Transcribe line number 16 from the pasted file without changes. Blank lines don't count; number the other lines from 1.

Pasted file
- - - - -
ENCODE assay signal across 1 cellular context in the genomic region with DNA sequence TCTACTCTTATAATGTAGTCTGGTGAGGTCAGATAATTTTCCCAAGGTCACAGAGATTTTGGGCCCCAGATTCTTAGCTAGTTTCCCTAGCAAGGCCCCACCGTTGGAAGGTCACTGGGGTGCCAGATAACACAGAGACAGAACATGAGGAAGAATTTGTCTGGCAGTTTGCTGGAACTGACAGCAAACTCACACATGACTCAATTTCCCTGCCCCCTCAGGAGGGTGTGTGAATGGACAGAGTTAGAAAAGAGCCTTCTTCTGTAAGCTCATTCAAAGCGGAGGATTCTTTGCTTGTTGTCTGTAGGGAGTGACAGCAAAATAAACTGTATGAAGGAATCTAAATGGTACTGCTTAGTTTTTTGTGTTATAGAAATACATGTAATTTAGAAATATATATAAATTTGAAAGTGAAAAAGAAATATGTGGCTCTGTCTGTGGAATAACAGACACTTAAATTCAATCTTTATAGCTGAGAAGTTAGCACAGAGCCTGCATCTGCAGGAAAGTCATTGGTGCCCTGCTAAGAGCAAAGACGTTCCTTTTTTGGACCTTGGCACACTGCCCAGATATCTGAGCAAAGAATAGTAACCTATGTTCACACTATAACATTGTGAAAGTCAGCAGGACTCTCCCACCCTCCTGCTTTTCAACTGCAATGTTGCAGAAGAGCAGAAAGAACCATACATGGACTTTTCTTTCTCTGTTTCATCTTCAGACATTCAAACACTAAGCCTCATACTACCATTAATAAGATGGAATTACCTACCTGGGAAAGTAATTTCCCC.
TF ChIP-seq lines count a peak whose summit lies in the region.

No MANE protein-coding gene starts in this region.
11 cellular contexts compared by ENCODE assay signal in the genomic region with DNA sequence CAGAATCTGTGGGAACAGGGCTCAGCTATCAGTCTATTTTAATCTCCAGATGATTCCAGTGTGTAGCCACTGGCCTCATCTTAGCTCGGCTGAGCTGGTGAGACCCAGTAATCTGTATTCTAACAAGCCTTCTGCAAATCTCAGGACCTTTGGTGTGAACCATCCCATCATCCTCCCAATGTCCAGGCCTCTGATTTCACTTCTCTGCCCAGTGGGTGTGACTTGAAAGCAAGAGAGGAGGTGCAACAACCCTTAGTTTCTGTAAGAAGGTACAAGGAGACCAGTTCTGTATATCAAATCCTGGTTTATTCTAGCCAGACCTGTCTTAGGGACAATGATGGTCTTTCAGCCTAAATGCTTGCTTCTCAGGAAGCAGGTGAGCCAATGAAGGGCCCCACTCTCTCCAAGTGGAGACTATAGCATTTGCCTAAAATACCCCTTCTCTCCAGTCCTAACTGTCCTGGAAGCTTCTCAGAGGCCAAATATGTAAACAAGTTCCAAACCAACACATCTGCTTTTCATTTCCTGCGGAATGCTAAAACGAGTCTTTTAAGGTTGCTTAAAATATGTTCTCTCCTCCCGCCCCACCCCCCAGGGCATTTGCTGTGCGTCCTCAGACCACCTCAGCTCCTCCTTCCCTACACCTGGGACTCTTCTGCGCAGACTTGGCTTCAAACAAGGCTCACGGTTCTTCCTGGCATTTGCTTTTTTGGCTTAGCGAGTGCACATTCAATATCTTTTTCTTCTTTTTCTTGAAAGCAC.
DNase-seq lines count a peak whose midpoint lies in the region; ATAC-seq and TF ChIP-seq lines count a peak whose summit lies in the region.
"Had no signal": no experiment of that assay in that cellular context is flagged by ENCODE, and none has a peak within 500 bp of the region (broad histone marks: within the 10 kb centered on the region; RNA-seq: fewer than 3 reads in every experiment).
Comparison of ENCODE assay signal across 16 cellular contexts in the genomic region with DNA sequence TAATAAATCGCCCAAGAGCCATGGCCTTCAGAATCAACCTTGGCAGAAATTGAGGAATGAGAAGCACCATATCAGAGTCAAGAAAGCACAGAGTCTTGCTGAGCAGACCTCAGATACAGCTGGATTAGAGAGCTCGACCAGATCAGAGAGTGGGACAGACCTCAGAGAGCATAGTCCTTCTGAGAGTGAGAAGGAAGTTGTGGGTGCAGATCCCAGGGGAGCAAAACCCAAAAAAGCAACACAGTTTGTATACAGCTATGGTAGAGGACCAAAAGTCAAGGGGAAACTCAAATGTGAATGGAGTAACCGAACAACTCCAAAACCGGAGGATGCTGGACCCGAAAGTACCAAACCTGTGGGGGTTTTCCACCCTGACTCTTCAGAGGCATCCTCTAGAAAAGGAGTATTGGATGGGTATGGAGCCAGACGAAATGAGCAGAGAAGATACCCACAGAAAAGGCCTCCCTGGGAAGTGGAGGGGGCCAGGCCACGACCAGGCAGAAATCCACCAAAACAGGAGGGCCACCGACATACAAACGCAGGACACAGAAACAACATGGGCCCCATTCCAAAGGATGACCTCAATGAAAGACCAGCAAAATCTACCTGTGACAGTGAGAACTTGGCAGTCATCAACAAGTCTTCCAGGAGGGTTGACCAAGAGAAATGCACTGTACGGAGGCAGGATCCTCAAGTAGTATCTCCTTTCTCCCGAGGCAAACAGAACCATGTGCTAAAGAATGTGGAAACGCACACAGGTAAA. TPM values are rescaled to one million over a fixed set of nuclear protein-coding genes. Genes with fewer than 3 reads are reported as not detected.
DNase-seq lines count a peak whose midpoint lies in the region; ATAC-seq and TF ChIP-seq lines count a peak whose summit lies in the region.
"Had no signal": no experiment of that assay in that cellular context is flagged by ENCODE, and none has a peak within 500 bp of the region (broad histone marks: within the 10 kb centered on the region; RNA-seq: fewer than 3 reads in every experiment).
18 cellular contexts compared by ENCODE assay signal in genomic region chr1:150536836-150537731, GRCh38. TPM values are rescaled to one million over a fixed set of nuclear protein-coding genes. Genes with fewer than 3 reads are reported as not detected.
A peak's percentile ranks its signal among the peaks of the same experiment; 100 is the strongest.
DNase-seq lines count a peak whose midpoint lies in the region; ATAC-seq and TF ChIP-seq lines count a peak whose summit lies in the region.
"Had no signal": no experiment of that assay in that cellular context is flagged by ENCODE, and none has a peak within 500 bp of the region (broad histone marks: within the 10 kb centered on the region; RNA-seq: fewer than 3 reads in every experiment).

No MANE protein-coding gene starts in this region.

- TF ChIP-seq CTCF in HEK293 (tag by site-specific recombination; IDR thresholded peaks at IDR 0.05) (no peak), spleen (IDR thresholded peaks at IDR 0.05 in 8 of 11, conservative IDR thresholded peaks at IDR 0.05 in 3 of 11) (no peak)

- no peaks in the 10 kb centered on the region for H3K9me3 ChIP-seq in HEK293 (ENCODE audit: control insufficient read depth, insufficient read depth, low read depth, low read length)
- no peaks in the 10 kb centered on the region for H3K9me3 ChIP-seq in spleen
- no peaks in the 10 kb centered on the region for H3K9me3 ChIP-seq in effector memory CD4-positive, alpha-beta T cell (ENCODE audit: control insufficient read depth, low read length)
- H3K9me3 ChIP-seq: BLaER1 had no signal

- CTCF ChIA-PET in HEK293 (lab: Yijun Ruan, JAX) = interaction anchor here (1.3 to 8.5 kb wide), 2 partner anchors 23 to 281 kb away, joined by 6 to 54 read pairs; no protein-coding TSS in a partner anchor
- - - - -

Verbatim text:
- no peaks in the 10 kb centered on the region for H3K9me3 ChIP-seq in HEK293 (ENCODE audit: control insufficient read depth, insufficient read depth, low read depth, low read length)